Norwegian Wood by Haruki Murakami

You know how sometimes you’ve liked a book so much that you don’t know what to say about it? That’s how I feel about Norwegian Wood by Haruki Murakami. I don’t know how to start writing about it.

It was given to me by a good friend — a lover of books like myself, and a Haruki Murakami fan — and I started reading it a few minutes after having received it. This is my first Murakami book.

Norwegian Wood is in general a lonely story. It started out lonely, and ended without giving me the least bit of comfort. And even if there were moments in the middle when you’d feel a little hopeful, the story still is lonely on the whole. But I loved every part of it. Not all great books are happy books. I think this was perfect in every way.

Norwegian Wood is a kind of book that would make you want to stop and reflect many times — or at least that’s what happened to me: I thought it wasn’t something I should read without pausing. It made me think a lot about life. And I wanted to savor every page. Norwegian Wood taught me — or reminded me — that people are imperfect. But I wish people would stop being so selfish. I think Kizuki and Naoko were so selfish. But that’s not to say I didn’t like them. Norwegian Wood also gave me the sudden desire to walk around the city, with or without a destination; write long letters (as in with paper and pen); and meet up with friends I haven’t seen for some time. Norwegian Wood made me feel many things; it’s a sad book, but not the kind that made me cry, thank goodness. I didn’t need a box of tissues.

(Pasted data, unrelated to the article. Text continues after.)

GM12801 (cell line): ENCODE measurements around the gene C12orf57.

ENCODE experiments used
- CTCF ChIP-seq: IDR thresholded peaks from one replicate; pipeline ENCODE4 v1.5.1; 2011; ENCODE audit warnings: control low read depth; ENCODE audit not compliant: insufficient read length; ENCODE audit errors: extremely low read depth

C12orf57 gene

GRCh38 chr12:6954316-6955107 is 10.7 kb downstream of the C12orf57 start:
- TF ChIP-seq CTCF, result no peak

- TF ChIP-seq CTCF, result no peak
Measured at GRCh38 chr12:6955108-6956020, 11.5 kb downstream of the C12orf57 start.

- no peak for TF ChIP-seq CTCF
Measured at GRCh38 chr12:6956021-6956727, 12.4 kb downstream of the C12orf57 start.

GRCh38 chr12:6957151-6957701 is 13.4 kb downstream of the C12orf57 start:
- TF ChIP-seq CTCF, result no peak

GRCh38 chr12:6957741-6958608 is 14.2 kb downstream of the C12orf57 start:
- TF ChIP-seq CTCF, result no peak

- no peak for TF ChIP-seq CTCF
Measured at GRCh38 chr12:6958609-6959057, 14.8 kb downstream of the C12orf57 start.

What I’ve written is still not everything I wanted to say, or not everything I’ve felt. But this book will stir your emotions. And it is, I personally believe, something everyone must read.

Norwegian Wood by Haruki Murakami was published in 1987.

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